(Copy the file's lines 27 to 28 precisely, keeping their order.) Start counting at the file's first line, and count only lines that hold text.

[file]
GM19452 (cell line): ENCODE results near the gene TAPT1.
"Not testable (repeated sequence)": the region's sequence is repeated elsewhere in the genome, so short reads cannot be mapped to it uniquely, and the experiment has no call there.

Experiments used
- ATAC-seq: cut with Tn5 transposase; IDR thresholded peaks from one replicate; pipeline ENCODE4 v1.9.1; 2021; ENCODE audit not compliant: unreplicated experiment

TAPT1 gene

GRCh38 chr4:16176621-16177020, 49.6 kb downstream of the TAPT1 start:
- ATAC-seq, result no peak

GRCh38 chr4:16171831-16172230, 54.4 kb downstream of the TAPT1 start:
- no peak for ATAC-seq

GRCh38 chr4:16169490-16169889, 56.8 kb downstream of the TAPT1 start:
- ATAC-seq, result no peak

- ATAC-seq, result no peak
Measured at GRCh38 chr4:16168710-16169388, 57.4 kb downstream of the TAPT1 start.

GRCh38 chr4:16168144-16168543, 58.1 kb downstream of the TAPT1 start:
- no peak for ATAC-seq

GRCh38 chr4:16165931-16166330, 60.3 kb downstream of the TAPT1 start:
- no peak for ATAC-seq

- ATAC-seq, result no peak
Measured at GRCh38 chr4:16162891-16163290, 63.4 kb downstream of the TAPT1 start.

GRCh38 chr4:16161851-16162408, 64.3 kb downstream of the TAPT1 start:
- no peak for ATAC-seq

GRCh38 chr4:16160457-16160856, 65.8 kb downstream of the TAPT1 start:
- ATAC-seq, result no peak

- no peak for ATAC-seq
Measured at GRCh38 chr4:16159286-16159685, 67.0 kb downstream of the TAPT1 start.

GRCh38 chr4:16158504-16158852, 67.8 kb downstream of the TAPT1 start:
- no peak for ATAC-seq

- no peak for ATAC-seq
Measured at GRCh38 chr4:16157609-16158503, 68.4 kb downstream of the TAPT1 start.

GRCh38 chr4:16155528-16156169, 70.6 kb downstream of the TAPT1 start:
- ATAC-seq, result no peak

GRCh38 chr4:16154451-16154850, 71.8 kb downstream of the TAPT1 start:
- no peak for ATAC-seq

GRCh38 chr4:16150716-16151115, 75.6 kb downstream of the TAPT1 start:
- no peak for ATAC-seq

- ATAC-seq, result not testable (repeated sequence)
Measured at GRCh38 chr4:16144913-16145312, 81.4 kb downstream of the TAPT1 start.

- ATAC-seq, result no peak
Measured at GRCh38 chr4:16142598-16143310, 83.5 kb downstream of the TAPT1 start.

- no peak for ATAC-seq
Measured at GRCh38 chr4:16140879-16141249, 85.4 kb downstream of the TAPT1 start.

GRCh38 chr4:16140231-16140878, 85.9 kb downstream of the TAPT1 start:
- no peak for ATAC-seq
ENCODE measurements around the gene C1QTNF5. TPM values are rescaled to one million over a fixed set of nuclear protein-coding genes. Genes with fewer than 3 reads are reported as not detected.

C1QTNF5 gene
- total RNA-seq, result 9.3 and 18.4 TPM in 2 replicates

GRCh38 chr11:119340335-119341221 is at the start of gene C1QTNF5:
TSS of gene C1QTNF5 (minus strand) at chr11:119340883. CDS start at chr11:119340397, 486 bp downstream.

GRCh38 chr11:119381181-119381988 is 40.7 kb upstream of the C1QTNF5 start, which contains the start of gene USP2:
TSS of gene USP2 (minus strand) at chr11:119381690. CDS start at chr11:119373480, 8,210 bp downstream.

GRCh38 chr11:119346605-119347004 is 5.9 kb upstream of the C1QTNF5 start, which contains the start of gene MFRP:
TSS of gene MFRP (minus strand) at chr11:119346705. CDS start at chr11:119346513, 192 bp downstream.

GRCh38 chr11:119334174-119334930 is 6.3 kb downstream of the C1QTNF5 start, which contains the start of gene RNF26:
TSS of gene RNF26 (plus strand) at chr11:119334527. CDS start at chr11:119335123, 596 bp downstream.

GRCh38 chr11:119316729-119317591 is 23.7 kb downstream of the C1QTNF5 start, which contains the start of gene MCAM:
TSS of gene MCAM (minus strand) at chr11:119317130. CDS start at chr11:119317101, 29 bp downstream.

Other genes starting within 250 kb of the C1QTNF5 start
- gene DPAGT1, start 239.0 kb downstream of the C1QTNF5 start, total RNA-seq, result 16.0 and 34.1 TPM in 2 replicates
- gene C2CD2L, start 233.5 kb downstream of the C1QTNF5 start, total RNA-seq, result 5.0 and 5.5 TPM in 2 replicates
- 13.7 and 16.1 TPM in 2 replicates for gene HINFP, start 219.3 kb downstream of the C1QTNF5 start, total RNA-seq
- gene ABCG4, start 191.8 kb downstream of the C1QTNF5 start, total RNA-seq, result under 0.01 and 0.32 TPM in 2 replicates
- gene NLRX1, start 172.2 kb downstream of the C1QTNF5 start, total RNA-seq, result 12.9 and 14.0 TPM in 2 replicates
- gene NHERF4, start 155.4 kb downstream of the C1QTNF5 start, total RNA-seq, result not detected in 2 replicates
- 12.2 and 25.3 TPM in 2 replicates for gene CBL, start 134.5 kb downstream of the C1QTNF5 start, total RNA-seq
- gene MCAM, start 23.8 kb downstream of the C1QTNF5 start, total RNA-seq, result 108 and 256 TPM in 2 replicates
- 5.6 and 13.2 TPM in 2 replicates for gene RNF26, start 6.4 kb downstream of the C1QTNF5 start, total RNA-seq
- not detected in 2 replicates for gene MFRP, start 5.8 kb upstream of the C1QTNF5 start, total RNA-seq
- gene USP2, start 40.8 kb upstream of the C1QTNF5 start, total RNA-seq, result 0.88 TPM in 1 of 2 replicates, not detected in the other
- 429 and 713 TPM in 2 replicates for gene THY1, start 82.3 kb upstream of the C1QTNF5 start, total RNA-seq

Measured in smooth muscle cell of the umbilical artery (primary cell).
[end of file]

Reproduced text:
- no peak for ATAC-seq

- no peak for ATAC-seq